Differentiated from Other Organs-on-a-Chip

Unlike most other human intestinal tissue models, Altis has included both stem cells and differentiated cells. The presence of stem cells is important for evaluating tissue repair and drugs to treat cancer. The RepliGut™ platform can also include cells that secrete hormones, cytokines, and other biochemicals involved in the proper function — and dysfunction — of the large and small intestine. Most other models do not have this capability. We also include mature enterocytes, goblet cells, and enteroendocrine cells. These combined features result in a more sophisticated system than other tissue models, allowing for more faithful predictions of the impact of drug candidates.

Fits into Existing Workflows

In addition to providing a human tissue model for the large and small intestines that faithfully recapitulates the behavior of these important organs from a wide array of demographic groups and for many different applications, Altis has focused on developing a platform technology that is easy for researchers to use.

Unlike many microfluidic devices that require the purchase of large, specialized instruments and the connection of tubes and pumps, the RepliGut™ system has been designed in a footprint that slots into existing workflows that the biopharmaceutical industry already uses.

The RepliGut™ kit includes a Transwell multiwell plate comprising 6, 12, 24, or 96 wells, with each well containing a Transwell insert with an individual tissue sample. Each kit also includes the materials needed to culture the cells, including stem cells and media. To populate the device, the stem cells are placed on the scaffold, and a few media changes are completed via pipetting. The tissue structure self-assembles into the lineages populating the intestinal epithelium.

Moving to the Next Level

Microbiome-based therapeutics is a rapidly growing field that would benefit greatly from access to better preclinical testing methods. It is clear that bacteria in the colon influence every aspect of human body functions, from mentation and satiety to metabolism and response to chemotherapeutics.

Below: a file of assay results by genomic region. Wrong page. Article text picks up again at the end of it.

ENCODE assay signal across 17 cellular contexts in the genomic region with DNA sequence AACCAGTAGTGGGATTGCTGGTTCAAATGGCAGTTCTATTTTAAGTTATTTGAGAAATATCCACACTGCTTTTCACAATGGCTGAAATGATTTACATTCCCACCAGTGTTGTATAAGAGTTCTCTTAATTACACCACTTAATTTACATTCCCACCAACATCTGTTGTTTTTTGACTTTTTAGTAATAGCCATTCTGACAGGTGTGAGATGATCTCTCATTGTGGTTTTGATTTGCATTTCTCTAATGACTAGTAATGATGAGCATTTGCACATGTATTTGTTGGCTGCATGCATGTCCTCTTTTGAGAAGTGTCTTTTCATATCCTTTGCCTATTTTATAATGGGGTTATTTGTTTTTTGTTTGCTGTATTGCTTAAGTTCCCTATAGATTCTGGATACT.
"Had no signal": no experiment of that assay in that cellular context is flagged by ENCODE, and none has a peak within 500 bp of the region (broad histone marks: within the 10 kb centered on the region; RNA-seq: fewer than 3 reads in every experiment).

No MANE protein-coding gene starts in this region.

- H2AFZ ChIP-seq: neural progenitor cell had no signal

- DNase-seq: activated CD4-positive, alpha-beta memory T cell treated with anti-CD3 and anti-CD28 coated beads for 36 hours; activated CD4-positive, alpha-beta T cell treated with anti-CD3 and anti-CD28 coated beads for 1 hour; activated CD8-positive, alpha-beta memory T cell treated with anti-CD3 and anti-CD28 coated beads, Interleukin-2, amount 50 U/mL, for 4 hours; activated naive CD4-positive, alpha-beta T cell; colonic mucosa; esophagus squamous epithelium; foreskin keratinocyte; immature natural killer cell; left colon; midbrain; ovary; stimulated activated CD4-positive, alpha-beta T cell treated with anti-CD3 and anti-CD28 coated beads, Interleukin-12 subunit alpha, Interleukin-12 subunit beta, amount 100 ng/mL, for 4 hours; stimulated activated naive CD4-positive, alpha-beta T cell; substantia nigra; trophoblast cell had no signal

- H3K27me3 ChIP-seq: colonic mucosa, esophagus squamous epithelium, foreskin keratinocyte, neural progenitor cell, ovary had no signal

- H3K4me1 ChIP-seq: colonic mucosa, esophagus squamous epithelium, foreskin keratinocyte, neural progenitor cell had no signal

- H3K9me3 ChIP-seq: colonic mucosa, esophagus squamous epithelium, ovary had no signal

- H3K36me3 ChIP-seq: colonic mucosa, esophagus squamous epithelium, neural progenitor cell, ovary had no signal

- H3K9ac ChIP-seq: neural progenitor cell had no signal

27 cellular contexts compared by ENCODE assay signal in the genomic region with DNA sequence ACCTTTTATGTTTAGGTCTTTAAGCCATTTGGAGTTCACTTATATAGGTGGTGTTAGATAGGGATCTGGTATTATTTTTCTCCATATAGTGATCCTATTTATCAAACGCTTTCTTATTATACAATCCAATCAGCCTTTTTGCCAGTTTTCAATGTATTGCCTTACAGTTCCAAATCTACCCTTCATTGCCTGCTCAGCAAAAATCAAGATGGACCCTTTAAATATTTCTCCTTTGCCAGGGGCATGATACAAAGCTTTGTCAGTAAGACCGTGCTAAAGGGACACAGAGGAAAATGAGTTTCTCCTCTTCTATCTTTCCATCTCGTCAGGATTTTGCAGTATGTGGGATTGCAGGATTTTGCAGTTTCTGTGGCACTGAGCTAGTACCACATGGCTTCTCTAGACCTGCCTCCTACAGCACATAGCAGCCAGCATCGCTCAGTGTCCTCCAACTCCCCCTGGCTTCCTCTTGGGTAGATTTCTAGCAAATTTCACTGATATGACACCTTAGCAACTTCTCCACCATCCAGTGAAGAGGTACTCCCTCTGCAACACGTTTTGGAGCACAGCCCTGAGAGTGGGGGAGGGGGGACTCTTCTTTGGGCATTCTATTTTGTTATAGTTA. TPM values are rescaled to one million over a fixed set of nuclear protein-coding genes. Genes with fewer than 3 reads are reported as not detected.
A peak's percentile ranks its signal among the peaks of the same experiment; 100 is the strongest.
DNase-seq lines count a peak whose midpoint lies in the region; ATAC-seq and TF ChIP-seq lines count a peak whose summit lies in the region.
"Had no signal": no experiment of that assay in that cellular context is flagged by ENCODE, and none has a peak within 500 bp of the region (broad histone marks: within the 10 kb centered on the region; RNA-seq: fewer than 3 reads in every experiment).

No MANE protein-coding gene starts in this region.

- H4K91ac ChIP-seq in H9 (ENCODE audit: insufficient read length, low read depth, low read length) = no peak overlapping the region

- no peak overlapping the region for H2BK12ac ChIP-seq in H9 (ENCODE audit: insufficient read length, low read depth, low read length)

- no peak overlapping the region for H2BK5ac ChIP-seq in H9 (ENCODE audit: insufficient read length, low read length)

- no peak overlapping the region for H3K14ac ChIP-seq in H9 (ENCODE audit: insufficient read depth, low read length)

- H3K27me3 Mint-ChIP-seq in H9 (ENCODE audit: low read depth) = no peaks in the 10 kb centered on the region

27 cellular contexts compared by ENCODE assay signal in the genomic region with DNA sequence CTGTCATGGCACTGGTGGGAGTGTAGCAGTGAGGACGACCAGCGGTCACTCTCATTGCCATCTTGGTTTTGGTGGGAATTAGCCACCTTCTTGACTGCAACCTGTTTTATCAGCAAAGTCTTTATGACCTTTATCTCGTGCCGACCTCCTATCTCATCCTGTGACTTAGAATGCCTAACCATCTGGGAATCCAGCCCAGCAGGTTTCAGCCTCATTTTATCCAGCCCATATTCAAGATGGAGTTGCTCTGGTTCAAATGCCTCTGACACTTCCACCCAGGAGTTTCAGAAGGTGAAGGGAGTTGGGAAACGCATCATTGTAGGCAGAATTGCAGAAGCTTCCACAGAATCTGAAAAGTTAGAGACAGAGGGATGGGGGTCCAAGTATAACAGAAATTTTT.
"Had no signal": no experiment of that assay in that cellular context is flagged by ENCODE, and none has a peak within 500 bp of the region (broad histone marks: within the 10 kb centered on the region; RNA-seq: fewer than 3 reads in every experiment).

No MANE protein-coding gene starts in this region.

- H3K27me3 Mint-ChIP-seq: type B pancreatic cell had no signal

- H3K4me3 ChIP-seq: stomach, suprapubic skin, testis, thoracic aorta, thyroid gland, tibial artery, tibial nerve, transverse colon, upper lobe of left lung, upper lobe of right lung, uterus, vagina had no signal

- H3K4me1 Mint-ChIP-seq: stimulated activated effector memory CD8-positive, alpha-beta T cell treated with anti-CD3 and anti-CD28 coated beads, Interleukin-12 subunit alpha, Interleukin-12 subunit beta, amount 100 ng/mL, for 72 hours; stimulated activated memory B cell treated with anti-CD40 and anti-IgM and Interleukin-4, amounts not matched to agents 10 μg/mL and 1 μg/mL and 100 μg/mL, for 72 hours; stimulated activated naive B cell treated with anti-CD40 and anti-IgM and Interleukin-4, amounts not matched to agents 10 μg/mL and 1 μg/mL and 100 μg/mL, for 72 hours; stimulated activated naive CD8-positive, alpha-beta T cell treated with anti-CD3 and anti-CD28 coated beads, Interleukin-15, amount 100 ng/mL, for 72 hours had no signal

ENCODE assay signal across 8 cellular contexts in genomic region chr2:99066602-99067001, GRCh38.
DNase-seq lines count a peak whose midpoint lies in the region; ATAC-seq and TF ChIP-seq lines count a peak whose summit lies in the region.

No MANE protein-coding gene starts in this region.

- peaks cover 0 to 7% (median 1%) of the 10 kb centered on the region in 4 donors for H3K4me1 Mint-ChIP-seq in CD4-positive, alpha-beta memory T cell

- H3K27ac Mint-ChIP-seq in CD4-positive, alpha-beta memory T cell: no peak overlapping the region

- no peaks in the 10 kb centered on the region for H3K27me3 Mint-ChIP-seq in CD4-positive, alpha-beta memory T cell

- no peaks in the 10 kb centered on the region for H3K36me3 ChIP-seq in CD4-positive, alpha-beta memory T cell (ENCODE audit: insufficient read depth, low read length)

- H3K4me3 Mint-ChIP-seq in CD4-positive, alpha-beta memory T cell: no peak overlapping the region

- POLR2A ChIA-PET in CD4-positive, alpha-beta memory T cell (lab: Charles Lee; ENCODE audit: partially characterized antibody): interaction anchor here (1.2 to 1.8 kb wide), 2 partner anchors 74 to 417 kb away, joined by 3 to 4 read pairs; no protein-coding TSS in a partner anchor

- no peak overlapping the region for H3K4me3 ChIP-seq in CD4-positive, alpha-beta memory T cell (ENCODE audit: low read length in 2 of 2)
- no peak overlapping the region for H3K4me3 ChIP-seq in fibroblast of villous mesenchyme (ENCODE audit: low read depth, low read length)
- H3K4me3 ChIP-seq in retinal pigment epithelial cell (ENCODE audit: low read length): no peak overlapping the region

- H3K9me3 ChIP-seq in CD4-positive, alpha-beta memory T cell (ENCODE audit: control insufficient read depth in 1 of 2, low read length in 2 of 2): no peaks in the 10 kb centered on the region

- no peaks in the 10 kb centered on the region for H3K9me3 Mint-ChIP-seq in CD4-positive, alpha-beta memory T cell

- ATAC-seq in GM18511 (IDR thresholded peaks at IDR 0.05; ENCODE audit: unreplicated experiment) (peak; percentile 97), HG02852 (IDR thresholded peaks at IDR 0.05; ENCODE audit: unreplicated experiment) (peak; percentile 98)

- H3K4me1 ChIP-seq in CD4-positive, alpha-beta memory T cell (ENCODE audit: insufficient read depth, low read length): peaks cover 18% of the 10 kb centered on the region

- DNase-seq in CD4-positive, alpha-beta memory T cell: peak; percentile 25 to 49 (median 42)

Education of the immune system takes place to some extent in the gut. Incorporating a functioning immune system into the RepliGut™ epithelium will in the future facilitate exploration of the mechanisms involved in immune education and the impact of different microbes.

The intestine also plays a significant role in the nervous system. One of the largest sites for the production of serotonin — a neurotransmitter — is in the gut. Combining aspects of the nervous system into the RepliGut™ system is an exciting avenue currently under investigation at Altis.

Leaky gut is a significant problem from the neonate to the adult. A robust and reliable human tissue model that enables the investigation of this phenomenon and drugs that can prevent or treat gut damage holds tremendous promise.

Developing RepliGut™ models specifically designed to enable investigation of treatments for colon cancer presents yet another opportunity for Altis. Among all types of cancer, colon cancer causes the third most deaths among both men and women.
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In the near term, Altis has much interesting work ahead of us as we add other types of tissues and features to the RepliGut™ human tissue model for the large and small intestines. Our hope is to eventually supplant old tumor cell (Caco-2) models with models like our RepliGut™ platform that more accurately reflect what occurs in the human body, enabling more efficient and accurate drug discovery and development.

Reference

  1. 1. “Key Statistics for Colon Cancer.” American Cancer Society. 29 Jun. 2020. Web.